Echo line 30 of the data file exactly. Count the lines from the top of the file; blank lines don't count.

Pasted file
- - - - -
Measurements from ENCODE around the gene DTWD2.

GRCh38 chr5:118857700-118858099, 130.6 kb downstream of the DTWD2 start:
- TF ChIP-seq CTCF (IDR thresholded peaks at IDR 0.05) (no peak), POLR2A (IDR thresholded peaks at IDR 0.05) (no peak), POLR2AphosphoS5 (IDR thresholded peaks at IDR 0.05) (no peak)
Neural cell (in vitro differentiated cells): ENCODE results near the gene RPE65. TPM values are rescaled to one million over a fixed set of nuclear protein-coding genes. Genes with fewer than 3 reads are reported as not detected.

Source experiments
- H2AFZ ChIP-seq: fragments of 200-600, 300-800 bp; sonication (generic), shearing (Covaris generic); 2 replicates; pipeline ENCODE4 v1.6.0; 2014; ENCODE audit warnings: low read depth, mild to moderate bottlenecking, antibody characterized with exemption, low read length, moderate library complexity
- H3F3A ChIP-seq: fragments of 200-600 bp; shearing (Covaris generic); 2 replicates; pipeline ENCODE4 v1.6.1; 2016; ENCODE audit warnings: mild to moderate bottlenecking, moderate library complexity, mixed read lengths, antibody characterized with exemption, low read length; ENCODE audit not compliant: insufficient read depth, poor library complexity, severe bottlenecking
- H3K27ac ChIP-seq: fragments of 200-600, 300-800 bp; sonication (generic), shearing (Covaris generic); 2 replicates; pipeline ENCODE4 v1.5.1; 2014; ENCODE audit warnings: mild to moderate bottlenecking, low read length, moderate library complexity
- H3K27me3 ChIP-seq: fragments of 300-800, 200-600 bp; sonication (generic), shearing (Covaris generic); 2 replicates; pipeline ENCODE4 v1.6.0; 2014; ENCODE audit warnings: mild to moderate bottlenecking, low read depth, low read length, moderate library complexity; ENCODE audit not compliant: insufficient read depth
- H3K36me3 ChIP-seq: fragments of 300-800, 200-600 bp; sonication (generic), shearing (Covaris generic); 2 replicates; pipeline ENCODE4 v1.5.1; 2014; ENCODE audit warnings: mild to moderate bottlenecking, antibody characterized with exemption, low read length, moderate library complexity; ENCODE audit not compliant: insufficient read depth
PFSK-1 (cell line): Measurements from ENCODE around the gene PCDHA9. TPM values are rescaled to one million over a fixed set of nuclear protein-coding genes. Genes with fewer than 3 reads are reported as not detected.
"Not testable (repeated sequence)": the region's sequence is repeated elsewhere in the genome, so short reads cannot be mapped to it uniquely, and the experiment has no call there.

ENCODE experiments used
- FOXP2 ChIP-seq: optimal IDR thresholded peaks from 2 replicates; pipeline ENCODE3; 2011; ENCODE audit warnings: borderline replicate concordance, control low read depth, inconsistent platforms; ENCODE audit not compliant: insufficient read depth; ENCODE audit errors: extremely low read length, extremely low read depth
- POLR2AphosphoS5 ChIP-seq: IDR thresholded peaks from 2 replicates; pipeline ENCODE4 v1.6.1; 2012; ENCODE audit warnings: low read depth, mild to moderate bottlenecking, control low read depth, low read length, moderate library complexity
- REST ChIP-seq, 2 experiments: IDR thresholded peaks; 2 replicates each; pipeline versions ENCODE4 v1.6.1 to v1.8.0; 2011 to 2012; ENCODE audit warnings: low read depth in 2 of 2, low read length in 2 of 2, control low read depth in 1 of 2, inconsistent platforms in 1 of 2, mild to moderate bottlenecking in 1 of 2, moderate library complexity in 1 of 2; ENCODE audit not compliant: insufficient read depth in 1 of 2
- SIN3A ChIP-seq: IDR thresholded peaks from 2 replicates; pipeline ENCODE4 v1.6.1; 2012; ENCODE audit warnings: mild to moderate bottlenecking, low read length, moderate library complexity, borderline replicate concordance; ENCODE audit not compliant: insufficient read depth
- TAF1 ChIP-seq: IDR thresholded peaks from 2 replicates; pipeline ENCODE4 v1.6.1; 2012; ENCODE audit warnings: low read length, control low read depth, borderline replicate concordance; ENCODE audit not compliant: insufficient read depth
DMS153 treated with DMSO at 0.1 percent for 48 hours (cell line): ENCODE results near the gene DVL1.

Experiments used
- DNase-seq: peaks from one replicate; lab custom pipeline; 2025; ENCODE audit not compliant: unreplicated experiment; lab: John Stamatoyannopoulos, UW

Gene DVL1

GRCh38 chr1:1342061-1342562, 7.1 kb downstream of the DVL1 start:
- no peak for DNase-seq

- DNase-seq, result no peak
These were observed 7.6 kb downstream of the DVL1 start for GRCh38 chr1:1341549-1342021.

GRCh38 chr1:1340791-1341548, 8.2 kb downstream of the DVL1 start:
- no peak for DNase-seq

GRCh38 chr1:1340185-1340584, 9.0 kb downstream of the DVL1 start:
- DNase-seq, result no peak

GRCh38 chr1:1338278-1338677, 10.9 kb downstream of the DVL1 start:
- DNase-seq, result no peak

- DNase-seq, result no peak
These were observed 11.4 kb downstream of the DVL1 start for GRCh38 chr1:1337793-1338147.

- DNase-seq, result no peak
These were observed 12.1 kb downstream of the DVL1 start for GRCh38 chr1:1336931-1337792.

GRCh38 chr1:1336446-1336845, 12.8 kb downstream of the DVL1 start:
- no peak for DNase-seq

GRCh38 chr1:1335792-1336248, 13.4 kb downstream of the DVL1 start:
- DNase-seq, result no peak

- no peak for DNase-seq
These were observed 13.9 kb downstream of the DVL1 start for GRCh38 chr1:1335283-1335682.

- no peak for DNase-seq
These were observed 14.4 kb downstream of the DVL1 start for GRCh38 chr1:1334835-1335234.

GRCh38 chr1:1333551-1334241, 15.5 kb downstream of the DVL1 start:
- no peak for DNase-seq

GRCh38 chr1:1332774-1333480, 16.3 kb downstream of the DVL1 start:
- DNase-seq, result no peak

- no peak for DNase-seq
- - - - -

- DNase-seq, result no peak